The episode is fascinating because it perfectly captures the intersection of some key Bellow traits: his desperate pursuit of the spiritual, his particular quirks as a writer, and his lifelong touchiness about criticism. On a trip to London in 1975, Bellow requested and was granted a meeting with the British writer Owen Barfield, considered a leading authority on anthroposophy. So begins a teacher-student relationship in which Bellow, now 60 years old, was at first uncharacteristically deferential. “That you should come down to London to answer the ignorant questions of a stranger greatly impressed me,” he wrote Barfield after their meeting. “I daresay I found the occasion far more interesting than you could.”
Things begin to take a turn when Barfield reads Humboldt’s Gift. He writes Bellow a letter containing his frank appraisal: “I couldn’t get up enough interest in enough of what was going on to be held by it,” he says. What’s more, Barfield seemed to resent the light, comic touch with which Bellow treated anthroposophy. In a follow-up letter, he alerts Bellow to Seymour Epstein’s review of Humboldt’s Gift, which concludes, “The novelist who has raised important questions owes us the integrity not to trivialize those questions by repetitive improvisation on a theme, no matter how adroit.” The epistolary relationship drags on a few more years but crumbles entirely once Barfield himself writes a negative review of Bellow’s next novel, The Dean’s December (1982).
Epstein’s point about Bellow’s fiction is sharp. While Bellow possessed a preternatural gift for description—an ability “to call all things by some name,” as Bernard Malamud described it—his work was frequently stretched out of shape by circular, noncommittal musings on abstract notions. This was an indulgence he never tamed.
By the time of The Dean’s December, Bellow was married to his fourth wife, Alexandra Ionescu, an accomplished mathematician born and raised in Bucharest. She was 19 years his junior, but with a serious demeanor, and thought by virtually everyone to have a salutary, stabilizing effect on him. His sons, having suffered in varying degrees from both his obsessive commitment to writing and the breakups of his earlier marriages, began to grow closer to Bellow with Alexandra in the picture. Bellow, too, became more loving and tender with his kids.
But if Bellow’s personal life was calming down, his public life was becoming more problematic. In The Dean’s December, he gave full voice to his revulsion at the largely black violent crime that was making his hometown of Chicago unlivable. In the novel, he included long grisly descriptions of real-life murders in contemporary Chicago. This disgust, both with the state of Chicago and the ineffective liberal response to crime, was first aired a few years earlier in a highly publicized lecture at Chicago’s Drake Hotel. During the talk, Bellow spoke of the “feeling that this miraculously successful country has done evil, spoiled and contaminated nature, waged cruel wars, failed in its obligations to its weaker citizens, the blacks, the children, the women, the aged, the poor of the entire world.” These and other discomfiting remarks led to disapproving stories in the press and a letter in the University of Chicago newspaper, the Chicago Maroon, titled “Bellow: False and Racist?” It was signed by the University of Chicago Committee Against Racism.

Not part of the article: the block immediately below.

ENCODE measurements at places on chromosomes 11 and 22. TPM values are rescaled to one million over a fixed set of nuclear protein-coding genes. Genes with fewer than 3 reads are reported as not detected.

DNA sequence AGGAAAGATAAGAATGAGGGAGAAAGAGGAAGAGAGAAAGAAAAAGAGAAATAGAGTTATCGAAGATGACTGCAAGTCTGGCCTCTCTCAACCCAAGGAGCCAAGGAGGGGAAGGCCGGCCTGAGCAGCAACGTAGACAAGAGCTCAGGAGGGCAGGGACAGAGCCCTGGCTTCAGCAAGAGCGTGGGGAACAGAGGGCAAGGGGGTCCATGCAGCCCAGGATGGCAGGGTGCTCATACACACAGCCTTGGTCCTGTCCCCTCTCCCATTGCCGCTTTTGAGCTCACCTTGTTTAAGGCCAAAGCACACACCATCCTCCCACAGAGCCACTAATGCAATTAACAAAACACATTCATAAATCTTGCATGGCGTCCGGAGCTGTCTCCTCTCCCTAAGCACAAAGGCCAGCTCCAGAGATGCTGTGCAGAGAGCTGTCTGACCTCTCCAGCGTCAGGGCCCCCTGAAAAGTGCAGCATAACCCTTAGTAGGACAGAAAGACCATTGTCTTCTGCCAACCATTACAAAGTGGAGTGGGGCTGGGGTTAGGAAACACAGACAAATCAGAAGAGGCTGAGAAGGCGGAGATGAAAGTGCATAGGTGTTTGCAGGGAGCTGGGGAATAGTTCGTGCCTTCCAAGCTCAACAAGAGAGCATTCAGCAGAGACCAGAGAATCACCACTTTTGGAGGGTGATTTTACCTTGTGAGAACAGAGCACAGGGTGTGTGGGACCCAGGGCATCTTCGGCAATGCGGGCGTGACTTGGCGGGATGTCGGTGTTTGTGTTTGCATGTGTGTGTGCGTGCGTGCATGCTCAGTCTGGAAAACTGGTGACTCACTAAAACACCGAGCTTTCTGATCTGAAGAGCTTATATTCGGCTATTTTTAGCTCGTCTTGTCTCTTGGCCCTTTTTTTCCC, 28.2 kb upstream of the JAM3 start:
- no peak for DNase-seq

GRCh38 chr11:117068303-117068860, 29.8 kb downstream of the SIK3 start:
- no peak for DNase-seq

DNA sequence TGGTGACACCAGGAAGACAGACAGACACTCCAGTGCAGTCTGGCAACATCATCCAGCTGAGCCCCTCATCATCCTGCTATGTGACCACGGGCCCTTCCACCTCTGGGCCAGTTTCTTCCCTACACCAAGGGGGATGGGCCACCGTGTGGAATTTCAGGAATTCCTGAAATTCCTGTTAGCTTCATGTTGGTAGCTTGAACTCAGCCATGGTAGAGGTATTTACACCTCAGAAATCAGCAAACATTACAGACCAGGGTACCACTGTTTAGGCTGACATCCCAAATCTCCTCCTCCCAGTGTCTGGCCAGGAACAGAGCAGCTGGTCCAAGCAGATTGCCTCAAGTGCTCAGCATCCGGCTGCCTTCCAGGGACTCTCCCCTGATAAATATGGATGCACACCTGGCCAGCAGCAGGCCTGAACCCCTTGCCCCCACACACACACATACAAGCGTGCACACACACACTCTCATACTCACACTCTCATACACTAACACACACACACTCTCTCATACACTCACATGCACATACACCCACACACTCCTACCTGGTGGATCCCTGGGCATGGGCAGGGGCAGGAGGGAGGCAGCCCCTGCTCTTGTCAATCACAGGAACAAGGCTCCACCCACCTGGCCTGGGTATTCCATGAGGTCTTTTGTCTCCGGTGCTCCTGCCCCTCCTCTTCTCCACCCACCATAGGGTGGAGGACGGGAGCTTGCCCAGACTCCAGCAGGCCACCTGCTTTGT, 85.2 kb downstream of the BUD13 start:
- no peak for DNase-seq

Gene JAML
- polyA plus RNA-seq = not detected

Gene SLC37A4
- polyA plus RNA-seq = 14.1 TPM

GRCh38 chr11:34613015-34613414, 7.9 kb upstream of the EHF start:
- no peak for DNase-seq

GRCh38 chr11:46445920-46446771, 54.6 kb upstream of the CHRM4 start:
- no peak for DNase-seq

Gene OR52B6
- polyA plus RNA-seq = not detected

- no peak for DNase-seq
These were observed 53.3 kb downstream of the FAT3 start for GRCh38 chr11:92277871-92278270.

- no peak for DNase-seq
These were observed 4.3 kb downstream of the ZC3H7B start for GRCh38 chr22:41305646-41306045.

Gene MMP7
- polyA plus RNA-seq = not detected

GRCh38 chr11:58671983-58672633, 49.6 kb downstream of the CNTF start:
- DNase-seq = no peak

The question about Bellow’s racism is a fair one. Given Mr. Sammler’s Planet, The Dean’s December, public statements like those above, and later disparaging comments about the developing world, he gave his critics plenty of ammunition. But the argument against his being a racist is strong, too. At the end of Mr. Sammler’s Planet, the protagonist is outraged by the violence done to the black pickpocket. And all Bellow’s vexed statements are vague enough to be interpreted as denunciations of culture, not race. What’s more, early in his fiction career, he wrote a good deal about the evils of racial injustice.
Bellow, as things turned out, wasn’t entirely through with his problematic personal life either. After a decade together, he and Alexandra split up in 1985, the same year both his brothers died. At 70, Bellow was alone and depressed. And then the shameless gods made their final, most extravagant appearance. They placed before him the 27-year-old Janis Freedman, his student and secretary at the University of Chicago. One night, he offered to cook Janis dinner, she accepted, and that was that. They would marry in 1989, have a daughter, and stay married until Bellow’s death in 2005. In Janis, Bellow had someone who was devoted entirely both to nurturing his work and caring for him in his old age. This proved to be no small task, as Bellow would succumb to Alzheimer’s.
Before his death, Bellow had one more public controversy in him. His last novel, Ravelstein (2000), was based on his dear friend and University of Chicago colleague Allan Bloom. In it, the narrator suggests that Abe Ravelstein, the Bloom character, died of AIDS. Bloom hadn’t been entirely open about his being gay, let alone his having HIV (the question of whether he died of AIDS is unresolved). When the press seized on Bellow as a backstabber, he defended himself by saying that Bloom had instructed him to write about his life “without softeners or sweeteners.” In other words, it’s what Bloom would have wanted.
In a letter to Werner Dannhauser, a friend of Bloom’s (and a one-time Commentary editor), Bellow wrote that any other death for Ravelstein would have been “lacking the elasticity provided by sin.” It’s an interesting, somewhat mysterious claim. But we do know, given that Bellow had spent his long career writing about friends and family “without softeners or sweeteners,” that if Bellow had artistic reasons for making AIDS Ravelstein’s cause of death, that’s all the justification he felt he needed to proceed.
On his deathbed, Bellow asked his friend Eugene Goodheart, “Was I a man or was I a jerk?” It’s a testament to Leader’s biography that, as with those we come to know intimately in real life, the question ultimately feels slightly too hard to answer. Bellow’s life was, above all else, extraordinary, and it took an extraordinary work to capture it. Like Bellow, Leader has pulled it off.